Hi All, so i posted last week that i have several free and clear properties that I would like to tap into the equity to buy an additional property. Problem is that in Texas by law they don't offer HELOC's on investment properties (well Wells Fargo sort of does). Also, my properties are under my LLC.... which makes it even harder. Commercial portfolio/lines of credit lenders won't lend to LLC properties are zoned residential. So, as of right now after many calls I can't find a way to tap into my equity for my residential investment properties that I own free and clear under an LLC. Anyone else faced with this and found a resolution? Thinking about just using a traditional investment home loan and putting the new property under my name... but not fond of that idea. How are people BRRRR'ing their properties in Texas if they are under an LLC?
Not sure where you are looking but lots of local banks lend on SFRs. The ones I've used require LLCs with a personal guarantee. It's commercial financing so the terms aren't as great as conventional financing. Frankly, I would transfer them back to your own name and just get conventional financing. If you carry good insurance, you should be totally fine.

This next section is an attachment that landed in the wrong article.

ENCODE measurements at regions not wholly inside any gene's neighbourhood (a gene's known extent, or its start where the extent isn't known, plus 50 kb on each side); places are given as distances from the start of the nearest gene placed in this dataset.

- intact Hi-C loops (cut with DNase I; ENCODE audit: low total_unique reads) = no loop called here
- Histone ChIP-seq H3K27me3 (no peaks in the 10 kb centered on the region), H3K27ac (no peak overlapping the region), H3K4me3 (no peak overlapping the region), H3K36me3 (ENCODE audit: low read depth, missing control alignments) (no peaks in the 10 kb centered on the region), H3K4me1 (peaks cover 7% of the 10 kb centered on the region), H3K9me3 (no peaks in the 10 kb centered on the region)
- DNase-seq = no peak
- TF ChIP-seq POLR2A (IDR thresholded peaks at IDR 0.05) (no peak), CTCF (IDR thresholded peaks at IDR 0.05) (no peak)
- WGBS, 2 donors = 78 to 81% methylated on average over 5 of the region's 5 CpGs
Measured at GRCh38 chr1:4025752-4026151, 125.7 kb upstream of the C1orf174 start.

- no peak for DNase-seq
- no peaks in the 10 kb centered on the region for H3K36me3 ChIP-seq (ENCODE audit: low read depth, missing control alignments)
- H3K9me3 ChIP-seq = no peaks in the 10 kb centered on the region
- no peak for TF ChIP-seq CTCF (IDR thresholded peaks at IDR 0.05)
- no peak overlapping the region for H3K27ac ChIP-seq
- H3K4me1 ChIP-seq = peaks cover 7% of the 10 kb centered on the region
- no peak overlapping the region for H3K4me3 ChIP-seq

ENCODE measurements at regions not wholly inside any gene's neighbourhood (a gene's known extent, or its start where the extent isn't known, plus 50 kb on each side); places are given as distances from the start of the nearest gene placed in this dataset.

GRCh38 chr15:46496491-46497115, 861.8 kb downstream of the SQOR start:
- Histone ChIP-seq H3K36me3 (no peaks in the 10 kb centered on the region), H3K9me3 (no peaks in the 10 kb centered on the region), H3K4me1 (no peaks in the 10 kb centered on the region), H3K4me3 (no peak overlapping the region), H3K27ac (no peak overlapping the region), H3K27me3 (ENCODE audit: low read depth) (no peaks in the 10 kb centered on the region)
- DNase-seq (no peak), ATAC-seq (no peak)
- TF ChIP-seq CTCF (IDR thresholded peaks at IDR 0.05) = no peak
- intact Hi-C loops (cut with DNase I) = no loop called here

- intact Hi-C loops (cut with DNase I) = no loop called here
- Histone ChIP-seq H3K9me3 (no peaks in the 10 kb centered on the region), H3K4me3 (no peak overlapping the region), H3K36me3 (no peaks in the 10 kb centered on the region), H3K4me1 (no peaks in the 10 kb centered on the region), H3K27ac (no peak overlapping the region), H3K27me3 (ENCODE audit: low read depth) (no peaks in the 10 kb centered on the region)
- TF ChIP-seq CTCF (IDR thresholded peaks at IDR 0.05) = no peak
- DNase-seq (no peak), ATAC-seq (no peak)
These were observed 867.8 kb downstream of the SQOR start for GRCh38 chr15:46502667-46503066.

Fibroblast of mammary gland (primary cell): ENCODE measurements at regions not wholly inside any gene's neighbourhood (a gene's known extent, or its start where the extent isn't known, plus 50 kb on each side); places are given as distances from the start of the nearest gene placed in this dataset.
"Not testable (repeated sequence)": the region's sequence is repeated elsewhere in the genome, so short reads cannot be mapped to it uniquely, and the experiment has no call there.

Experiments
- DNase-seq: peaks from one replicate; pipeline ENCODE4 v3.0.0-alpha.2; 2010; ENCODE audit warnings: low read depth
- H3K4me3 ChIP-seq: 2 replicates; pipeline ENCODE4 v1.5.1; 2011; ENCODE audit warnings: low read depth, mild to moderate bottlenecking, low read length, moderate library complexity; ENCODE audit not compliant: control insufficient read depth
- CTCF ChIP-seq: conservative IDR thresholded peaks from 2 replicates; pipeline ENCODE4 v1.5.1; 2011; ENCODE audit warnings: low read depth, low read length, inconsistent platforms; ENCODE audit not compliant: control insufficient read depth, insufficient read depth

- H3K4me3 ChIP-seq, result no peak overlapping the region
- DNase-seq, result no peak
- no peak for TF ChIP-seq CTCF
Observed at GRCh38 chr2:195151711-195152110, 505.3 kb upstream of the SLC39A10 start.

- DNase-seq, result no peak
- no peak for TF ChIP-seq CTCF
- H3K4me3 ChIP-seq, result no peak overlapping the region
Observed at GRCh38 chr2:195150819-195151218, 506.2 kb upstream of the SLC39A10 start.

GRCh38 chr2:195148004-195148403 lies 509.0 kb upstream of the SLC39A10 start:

why dont you do a cash out refi on them? You can do this no problem in texas on investment property?
You can dscr loan and you don't have to provide income docs or tax returns
Yep, that's Texas. It's more expensive, but many larger funds have popped up that cater to both SFR rental practices and flippers. They are much more expensive than the bank, but they are set up to underwrite loans for investment properties. That might be a possibility, but banks, particularly in TX, aren't set up to do what you seek.
@Keith A. Why not just put them in your name and then get a HELOC or refinance ?
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@Keith A. depending on the values of your properties, this seems to be a perfect candidate for a non-bank lender. You could own the properties in an LLC. Each property will qualify on it's own (unless you're pooling them under a portfolio loan). Your rate will depend on the loan amount/property value, LTV, your FICO score, the property type, and the property's cash-flow. These loans do not take into consideration your personal credit or debt-to-income. You would be able to get a 30 yr fixed or an ARM for a slightly lower rate. You won't need to provide tax returns or proof of income.
Updated 26 days ago
EDIT: I meant to say they do not take into consideration your personal INCOME (incorrectly stated credit there). There is a credit check and your score will influence the terms you're quoted.
@Keith A. Like other above have pointed out, you need to do a bit more shopping. There is an abundance of commercial lending options in Texas that will allow LLC vesting on a 30 year fixed mortgage and cash you out as high as 75% LTV. Rates are higher than conventional but if you have strong FICO and the property cash flows then you should be able to land something in the 5% and 6% range.
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